The meeting was called by community activist Najee Ali and included a hand-selected group of people to have a dialogue on what we were going to do to aide in the fight for clemency for Williams.
I remember sitting in that meeting and being conflicted on where I was on the issue. So much so, that I voiced my opinion to the group.
I knew that I didn’t support the death penalty but I wasn’t particularly that motivated to fight for clemency for the co-founder of the Crips gang. To be more specific, I was downright bitter about the whole situation and reminded the group that my feelings represented a segment of our community that was upset over the mayhem of gang violence in our communities.
Needless to say, my opinion didn’t go over to well in the meeting, which was primarily made up of Williams’ supporters.
That was two months ago. Today, I eat, breathe and sleep clemency for Stanley Tookie Williams.
Two years ago the Pan African Film Festival showcased the film of Williams’ life Redemption starring Academy Award winning actor Jamie Foxx as its opening night film. At that time I was the publicist for the film festival and responsible for pitching the film and creating a buzz about its engagement in the festival.
That was my first introduction to Stanley Tookie Williams and Barbara Becnel.
The festival had to screen the film several times after opening night because the demand was so high. The buzz around South Los Angeles regarding the co-founder of the Crips having a Hollywood film was surreal. Old, young, former and current gang members all wanted to see the film about the man who started what is now a gang that not only terrorizes communities in America but has even stretched as far as South Africa, the Crips gang and by extension the Bloods.
I had the opportunity to meet Barbara Becnel through Lynn Whitfield’s role in Redemption and then in person when the film debuted. I remember thinking to myself that I admired her for her efforts but that she was working towards a lost cause. I c’mon, this man co-founded the Crips, a street gang that is responsible for thousands of murders over the last 20 something years. It didn’t matter to me how many books he’d written, he was the reason why I couldn’t walk at night in my neighborhood.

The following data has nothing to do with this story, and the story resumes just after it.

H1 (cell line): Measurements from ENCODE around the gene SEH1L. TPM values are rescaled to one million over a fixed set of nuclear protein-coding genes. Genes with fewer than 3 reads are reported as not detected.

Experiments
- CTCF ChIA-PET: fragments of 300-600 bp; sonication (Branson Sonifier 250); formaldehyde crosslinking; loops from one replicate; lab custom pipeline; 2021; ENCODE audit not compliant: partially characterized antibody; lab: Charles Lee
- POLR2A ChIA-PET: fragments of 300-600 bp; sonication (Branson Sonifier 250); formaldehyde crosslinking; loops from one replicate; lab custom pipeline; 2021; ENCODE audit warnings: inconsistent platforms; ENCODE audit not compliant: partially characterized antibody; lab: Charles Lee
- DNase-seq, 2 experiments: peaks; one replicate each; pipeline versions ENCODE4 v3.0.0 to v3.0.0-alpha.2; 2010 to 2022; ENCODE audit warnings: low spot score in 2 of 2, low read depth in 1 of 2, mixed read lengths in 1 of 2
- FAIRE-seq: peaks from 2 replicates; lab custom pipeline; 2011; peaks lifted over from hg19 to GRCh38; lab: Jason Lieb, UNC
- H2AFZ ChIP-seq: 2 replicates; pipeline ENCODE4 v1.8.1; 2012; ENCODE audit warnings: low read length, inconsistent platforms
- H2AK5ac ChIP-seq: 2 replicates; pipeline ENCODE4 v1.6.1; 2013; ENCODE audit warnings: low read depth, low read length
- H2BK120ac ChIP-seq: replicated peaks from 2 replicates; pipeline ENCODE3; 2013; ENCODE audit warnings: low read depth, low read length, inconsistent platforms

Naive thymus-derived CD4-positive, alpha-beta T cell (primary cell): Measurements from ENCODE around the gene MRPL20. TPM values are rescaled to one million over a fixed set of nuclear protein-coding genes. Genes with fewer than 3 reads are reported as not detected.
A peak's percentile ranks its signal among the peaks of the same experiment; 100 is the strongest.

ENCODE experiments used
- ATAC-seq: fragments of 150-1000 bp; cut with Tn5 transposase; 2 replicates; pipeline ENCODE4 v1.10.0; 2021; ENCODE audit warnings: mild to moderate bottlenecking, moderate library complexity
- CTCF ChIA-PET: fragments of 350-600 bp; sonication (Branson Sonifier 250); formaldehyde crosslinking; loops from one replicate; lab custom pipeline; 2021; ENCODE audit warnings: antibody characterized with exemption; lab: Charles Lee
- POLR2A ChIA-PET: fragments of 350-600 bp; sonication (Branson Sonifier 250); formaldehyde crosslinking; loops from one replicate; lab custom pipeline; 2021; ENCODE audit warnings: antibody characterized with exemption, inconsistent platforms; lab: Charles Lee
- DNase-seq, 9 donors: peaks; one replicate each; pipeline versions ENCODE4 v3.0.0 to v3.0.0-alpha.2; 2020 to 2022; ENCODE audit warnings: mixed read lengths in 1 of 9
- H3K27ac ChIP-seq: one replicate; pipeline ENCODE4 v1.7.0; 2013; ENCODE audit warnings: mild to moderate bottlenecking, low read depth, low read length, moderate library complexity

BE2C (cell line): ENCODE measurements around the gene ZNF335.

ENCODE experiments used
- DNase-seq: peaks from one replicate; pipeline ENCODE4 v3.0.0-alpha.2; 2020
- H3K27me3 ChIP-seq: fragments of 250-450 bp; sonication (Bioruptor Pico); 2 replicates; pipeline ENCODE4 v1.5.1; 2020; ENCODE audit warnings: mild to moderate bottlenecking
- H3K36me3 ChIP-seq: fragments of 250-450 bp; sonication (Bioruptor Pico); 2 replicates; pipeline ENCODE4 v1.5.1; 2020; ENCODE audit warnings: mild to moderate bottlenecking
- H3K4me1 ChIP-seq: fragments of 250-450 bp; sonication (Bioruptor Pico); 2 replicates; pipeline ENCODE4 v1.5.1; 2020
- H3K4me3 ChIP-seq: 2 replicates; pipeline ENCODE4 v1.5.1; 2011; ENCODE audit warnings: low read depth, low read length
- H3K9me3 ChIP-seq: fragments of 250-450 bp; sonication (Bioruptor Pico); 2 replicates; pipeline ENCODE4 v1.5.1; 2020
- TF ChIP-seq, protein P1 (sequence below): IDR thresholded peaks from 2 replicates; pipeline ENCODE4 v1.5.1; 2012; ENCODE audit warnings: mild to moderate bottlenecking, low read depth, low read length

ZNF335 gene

After the festival Barbara continued on her journey and I on mine.
That was two years ago.
Williams and Me
I have to admit, I didn’t give Williams much thought in the years that passed after the film festival. I was on a direct path. Those that know me knew that my fight was equal rights for gays and lesbians and combating homophobia within the Black community. Add HIV/AIDS activism to that and I had a pretty full plate.
I decided to get more involved with what was going on in Black Los Angeles during that time as well. I was pretty well known as a gay activist in the Black community and gay America, but I didn’t want my work to only include that. There were many other issues that I wanted to address as well.
Dr. Earl Ofari Hutchinson’s Los Angeles Policy Roundtable gave me the opportunity to interface with Black Los Angeles leaders on a myriad of public policy issues affecting Blacks as well as to push my own agenda. I was growing and expanding my purview as a budding activist.